On June 9th, 2018, almost 900 trolls set off, sprinting across World of Warcraft’s Azeroth to raise money for The Trevor Project. The non-profit focuses on suicide prevention among LGBTQ+ youth so the run serves as a Pride month celebration. Participants are encouraged to customise their trolls to get in as much colour as possible, as if to create a moving rainbow of avatars across the lands.
The trolls spilled out from their starting area, piling on to zeppelins headed for Tirisfal. From there, they ran through the Plaguelands, through the Ghostlands portal, and all the way to Silvermoon City.
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Runners and supporters donated $3,384 directly, and sales of shirts featuring an adorable, bright-haired troll netted at least another $811 for the effort. That’s a total of $4,195 for The Trevor Project to use on its hotline and educational resources.
Organiser Dravvie has been coordinating these events for years. First there was the Running of the Gnomes – a similar event raising money for breast cancer research. “The Gnome Run started as something for friends, and grew into something much larger unexpectedly,” she tells me.
“One very common bit of feedback that I received was that people really wanted something for the Horde side. The other common, albeit frustrating, bit of feedback was that people felt like they wanted an event for men, commonly forgetting that breast cancer affects everyone, no matter their gender. So I did my best to honour both of those wishes, but in the best, most productive way possible.”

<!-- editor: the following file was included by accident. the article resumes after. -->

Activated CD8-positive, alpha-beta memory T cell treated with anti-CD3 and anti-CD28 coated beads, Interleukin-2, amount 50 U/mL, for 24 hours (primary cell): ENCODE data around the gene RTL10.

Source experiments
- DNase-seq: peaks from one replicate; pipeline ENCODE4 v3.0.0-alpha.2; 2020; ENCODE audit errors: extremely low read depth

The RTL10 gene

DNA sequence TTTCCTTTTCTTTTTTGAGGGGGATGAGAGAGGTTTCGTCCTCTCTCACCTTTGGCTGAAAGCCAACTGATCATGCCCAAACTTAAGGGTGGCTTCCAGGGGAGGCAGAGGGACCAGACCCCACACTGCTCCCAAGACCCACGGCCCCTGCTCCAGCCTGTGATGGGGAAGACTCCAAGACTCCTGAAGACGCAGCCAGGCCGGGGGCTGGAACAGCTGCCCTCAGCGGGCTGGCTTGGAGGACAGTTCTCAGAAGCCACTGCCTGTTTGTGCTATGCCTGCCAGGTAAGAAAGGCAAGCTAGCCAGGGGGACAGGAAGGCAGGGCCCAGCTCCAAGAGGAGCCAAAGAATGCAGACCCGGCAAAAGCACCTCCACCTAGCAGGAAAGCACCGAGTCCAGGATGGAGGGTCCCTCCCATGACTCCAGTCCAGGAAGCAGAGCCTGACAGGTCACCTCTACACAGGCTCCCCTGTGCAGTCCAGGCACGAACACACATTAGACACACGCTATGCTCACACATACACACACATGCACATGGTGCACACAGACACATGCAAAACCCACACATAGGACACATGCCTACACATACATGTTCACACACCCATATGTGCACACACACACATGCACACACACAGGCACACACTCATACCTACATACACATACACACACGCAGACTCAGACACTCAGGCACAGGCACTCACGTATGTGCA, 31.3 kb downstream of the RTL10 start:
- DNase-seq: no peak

And so the Running of the Trolls was born. Dravvie chose The Trevor Project since men have higher suicide rates than women, as well as to help all members of the LGBTQ+ community who may struggle with depression or bullying.
The run is always a test of Dravvie’s management skills and patience. Getting so many players to the right place at the right time on the right server is anything but easy. “Organising the event is an exercise in social networking, planning ahead, and being willing to go with the flow completely,” she tells me. “Each time I learn something new that I can use for the future, but I never know what will happen next as I can never predict the amount raised or the people coming.”
For example, for the first ten runs, she and other volunteers had to invite every participant manually, but luckily, she now has an add-on that automates the process. She first deployed it at the last Gnome Run, which had over 7000 participants.
But even with all the help she can get the day of the run remains pretty chaotic. “It’s a bit like hosting a very large party where you get to see a lot of your friends and meet many new ones, but you’re still trying to keep the party running,” Dravvie says. People flood her in-game inbox, Discord, and social media with questions, and she has to coordinate with other volunteers. “It’s a lot of conversations all at once!”
But she has pulled it off for another year, despite the growth, the increased expectations – especially with growing interest in the game due that incoming Battle for Azeroth release date. For one day, hundreds of people flooded the server with rainbows and troll characters of all kinds, running and partying for a good cause. You can get in on it too as it’s not too late to donate to The Trevor Project in honour of the run.